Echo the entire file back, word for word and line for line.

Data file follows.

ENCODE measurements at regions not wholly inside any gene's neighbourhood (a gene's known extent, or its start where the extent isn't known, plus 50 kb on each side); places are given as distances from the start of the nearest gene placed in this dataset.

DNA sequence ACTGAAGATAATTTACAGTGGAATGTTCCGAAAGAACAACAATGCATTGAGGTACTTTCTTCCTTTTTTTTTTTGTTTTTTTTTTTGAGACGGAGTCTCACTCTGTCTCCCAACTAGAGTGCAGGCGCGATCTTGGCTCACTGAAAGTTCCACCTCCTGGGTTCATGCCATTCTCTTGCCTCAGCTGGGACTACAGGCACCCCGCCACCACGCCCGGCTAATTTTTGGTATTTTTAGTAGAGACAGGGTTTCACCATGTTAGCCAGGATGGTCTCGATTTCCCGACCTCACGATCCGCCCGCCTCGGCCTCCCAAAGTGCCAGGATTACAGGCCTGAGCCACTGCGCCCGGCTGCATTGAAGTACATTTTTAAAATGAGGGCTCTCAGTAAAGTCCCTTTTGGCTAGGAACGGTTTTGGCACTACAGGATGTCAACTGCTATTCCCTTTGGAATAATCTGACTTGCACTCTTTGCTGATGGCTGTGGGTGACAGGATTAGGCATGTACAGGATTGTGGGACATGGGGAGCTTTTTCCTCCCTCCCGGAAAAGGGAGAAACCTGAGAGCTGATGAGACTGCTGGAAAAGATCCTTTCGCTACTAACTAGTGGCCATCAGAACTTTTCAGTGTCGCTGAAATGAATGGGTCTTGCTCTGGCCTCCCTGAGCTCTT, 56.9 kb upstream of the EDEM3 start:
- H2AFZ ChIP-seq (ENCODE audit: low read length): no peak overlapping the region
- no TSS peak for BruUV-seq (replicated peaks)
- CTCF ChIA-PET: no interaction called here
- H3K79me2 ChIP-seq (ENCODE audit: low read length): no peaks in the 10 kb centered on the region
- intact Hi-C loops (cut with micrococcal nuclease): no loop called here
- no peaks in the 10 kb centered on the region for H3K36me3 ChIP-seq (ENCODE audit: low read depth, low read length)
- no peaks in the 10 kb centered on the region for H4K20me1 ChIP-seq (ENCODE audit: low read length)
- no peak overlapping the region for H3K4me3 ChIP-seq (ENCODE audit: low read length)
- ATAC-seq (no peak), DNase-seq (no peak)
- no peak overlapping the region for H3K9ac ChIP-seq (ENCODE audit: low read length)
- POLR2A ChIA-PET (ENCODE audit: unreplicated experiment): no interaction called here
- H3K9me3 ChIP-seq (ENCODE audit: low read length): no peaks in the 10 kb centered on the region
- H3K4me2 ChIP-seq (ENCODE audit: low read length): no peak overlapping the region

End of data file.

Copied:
ENCODE measurements at regions not wholly inside any gene's neighbourhood (a gene's known extent, or its start where the extent isn't known, plus 50 kb on each side); places are given as distances from the start of the nearest gene placed in this dataset.

DNA sequence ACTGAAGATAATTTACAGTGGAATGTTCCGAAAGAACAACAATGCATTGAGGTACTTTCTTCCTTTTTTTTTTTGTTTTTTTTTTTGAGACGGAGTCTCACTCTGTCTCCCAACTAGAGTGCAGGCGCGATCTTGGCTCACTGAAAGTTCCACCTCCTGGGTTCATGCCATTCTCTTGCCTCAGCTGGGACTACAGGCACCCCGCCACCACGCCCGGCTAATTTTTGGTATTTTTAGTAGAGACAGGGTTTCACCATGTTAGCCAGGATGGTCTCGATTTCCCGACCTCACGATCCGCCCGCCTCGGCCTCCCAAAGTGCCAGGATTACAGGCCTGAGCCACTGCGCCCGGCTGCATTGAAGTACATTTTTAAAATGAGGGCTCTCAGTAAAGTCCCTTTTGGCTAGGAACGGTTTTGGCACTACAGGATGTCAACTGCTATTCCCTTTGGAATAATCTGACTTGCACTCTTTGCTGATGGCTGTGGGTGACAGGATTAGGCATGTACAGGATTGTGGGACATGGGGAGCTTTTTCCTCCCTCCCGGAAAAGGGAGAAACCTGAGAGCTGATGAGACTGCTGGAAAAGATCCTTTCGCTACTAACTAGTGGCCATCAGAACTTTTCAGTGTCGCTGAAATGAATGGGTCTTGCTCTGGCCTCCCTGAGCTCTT, 56.9 kb upstream of the EDEM3 start:
- H2AFZ ChIP-seq (ENCODE audit: low read length): no peak overlapping the region
- no TSS peak for BruUV-seq (replicated peaks)
- CTCF ChIA-PET: no interaction called here
- H3K79me2 ChIP-seq (ENCODE audit: low read length): no peaks in the 10 kb centered on the region
- intact Hi-C loops (cut with micrococcal nuclease): no loop called here
- no peaks in the 10 kb centered on the region for H3K36me3 ChIP-seq (ENCODE audit: low read depth, low read length)
- no peaks in the 10 kb centered on the region for H4K20me1 ChIP-seq (ENCODE audit: low read length)
- no peak overlapping the region for H3K4me3 ChIP-seq (ENCODE audit: low read length)
- ATAC-seq (no peak), DNase-seq (no peak)
- no peak overlapping the region for H3K9ac ChIP-seq (ENCODE audit: low read length)
- POLR2A ChIA-PET (ENCODE audit: unreplicated experiment): no interaction called here
- H3K9me3 ChIP-seq (ENCODE audit: low read length): no peaks in the 10 kb centered on the region
- H3K4me2 ChIP-seq (ENCODE audit: low read length): no peak overlapping the region